Symud i'r prif gynnwys
Cuddio Rhestr Erthyglau

6 erthygl ar y dudalen hon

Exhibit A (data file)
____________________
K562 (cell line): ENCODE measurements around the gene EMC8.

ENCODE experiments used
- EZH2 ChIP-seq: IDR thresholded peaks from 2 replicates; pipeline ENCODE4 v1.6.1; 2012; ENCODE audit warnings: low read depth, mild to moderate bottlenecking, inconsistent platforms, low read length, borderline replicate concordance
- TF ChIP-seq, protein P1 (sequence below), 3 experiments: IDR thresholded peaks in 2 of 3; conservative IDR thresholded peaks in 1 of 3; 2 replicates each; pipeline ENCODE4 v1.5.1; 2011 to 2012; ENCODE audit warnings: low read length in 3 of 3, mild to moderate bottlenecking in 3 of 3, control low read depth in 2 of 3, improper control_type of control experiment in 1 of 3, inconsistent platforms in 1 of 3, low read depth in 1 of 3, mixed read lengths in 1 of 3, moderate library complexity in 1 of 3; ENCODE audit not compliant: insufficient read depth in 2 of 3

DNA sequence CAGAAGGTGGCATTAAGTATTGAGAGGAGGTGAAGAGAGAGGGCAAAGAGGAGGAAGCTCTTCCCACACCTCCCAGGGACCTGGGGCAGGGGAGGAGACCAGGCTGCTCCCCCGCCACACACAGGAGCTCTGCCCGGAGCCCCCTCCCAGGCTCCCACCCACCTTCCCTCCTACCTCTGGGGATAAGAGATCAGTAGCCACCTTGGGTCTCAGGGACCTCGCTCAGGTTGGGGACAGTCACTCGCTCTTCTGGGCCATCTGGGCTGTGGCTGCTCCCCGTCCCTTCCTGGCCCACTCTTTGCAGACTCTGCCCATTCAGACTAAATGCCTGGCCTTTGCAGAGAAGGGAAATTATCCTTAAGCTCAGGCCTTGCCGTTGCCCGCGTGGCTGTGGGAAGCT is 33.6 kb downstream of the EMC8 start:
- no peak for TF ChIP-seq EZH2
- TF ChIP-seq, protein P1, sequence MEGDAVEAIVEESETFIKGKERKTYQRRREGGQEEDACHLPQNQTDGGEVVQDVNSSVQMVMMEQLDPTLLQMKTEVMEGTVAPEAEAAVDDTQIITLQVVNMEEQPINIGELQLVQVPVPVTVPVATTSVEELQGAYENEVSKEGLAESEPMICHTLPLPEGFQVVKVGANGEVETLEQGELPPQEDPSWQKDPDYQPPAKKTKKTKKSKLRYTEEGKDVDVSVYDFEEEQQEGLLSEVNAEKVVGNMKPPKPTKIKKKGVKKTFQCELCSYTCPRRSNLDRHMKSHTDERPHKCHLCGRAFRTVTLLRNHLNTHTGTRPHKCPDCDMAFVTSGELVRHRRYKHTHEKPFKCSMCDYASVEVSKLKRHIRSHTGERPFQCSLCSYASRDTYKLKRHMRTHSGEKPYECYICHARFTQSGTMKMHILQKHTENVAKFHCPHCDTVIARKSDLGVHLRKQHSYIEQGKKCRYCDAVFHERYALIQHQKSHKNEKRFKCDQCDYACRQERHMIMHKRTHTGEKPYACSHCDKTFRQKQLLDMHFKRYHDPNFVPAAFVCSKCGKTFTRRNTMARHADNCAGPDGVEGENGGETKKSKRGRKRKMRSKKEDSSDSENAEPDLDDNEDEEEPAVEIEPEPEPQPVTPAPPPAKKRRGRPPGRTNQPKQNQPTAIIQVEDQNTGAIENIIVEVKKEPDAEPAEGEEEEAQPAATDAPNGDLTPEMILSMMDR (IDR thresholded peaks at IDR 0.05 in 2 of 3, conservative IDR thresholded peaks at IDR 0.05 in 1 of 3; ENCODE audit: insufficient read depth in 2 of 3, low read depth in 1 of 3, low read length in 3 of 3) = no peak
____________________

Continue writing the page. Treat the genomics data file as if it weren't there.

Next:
ESGAIR HIR MINE This lead mine well illustrates in many par- ticulars some objectionable phases in Welsh mining enterprize, and its history may be read with interest and profit by those who feel dis- posed to invest capital in undertakings respecting which, as a rule, they can obtain DO information beyond what is volunteered in prospectuses issued by promoters of companies. That there is lead in large and paying quantities amongst the hills of Wales there can be no mannsr of doubt, and it is equally certain that there is lead at Esgair Hir, but whether the new companv recently formed will obtain the covaed mineral in divi- dend paying quantities, fime alone can decide. If in the past the capital obtained in London, or even fifty per cent. of it, had been spent in de- veloping the Welsh mines, for which ostensibly it was raised, mining in Wales would have occupied a less dubious position in the estimation of the public than it does to-day. The Marquess of LONDONDERRY, Sir WATKIN, Lord LISBURNE, Sir PRYSE PiiYSE, and Colonel POWELL, the great landlords of the district, on whose estates lead mines are worked, are anxious to develop legitimate mining, and to prevent mine jobbing, which is extensively carried on, and interferes prejudicially with the operations of companies like that recently formed to work Esgair Hir. So completely has the con- fidence of the inhabitants in the dis rict been des- troyed by mere speculators and jobbers that shares in companies for working lead mines are now seldom or never taken by anyone who knows the country in which they are situated. This ought not to be so, especially as there are many mines, which, if fairly worked, would pay good interest on the capital expended. Local confi- dence, however, will not be restored until the landowners of Wales take a personal interest in mining, encourage the establishment of local com- panies, and work at any rate to some extent with local capital. The past history of Esgair Hir mine, with slight variations in the details, might be applied to a score of similar undertakings in Cardiganshire and elsewhere. From about the year 1870 to 1875 Esgair Elir mine was worked by a company with a capital of £ 10,000. After going on for some time an additional sum of £ 4,500 was raised in debentures. During the! period the Company was in existence lead worth something like £ 8,000 was raised and sold, and this sum was also invested in the mine. In 1875 the Company was wound up, and early in 1876 the mine was sold with all the plant, machinery, &c., to Mr. GRIFFITH WILLIAMS, of Aberystwyth, for £ 1,500. The purchaser worked the mine for about a year at a cost of not far short of £1,000, and in March last he sold it for about£2,500 to Mr. THOMAS Hnn: GREEN. A com- pany was then formed with a capital of ;Cloo,ooo, and the mine was purchased from Mr. GREEN for £ 70,000 in shares, leaving ESO,000 for working the mine and other expenses. If this large amount for which the mine has been purchased and paid for in shares was net to bear dividends until the ordinary investors had received say ten per (ent., nobody would have a right to complaiu, but that a mine sold for £ 2,500 should become worth S70,000 and be able to bear a capital of -vioo,ooo requires faith--more faith than can be found in Wales. Suppose a sum of £ 20,000 out of the capital of R100,000 ultimately finds its way to Esgair Hir, and is expended there in developing the workings it is not impossible that the results may show a decent return on the sum expended, but how about the £ 70,000 purchase money and the ex- penses consequent on placing the remainder of the shares ? The public in nearly all cases of new companies are led to expect large immediate returns on investments in lead mines; and although experience is always teaching the hollowness of these expectations, promoters of companies and captains of mines continue to represent the properties for which they seek to obtain capital as on the eve of paying immense profits. This conduct on the part of promoters and captains is perhaps not so extraordinary as" the trustfulness of the public, thousands of whom do not know the difference between a lead mine and a slate quarry, but who nevertheless are willing to invest their money on the faith of flowing reports, which in ninety-nine cases out of a hundred are less worthy of credence than the wildest tales of the Arabian Nights. It must not for a moment be presumed, because promoters are over sanguine and disappointment ensues, that there is no lead in Tv .ties There is plenty of lead and, if honestly conducted, mining is a business that pays. Of course there are great riÙs, but then there are great prizes and, after all, it is doubtful if a reasonable proportion of the money raised by companies was spent in opening ground, whether lead mining would not be a safer and more profitable investment than some of the so-called "securities" of foreign coun- tries. Mining is at a low ebb just now, and nothing would so quickly restore the confidence of the public as to see the landowners and resi- dents in the district once more taking shares in Welsh mining companies. Everybody in the neighbourl'ood naturally desires to see a company like that formed to work Esgair Hir succeed, heavily weighted though it is, but whether anybody who knows all the circumstances of the case be- lieves success is pcssible is more than we are able to say. Fortunately for investors in mines, success does not depend upon beliefs, but it does depend in no slight degree upon the amount of capital wisely expended on the particular workings from whence the ore has to be drawn if dividends are ever to be paid.


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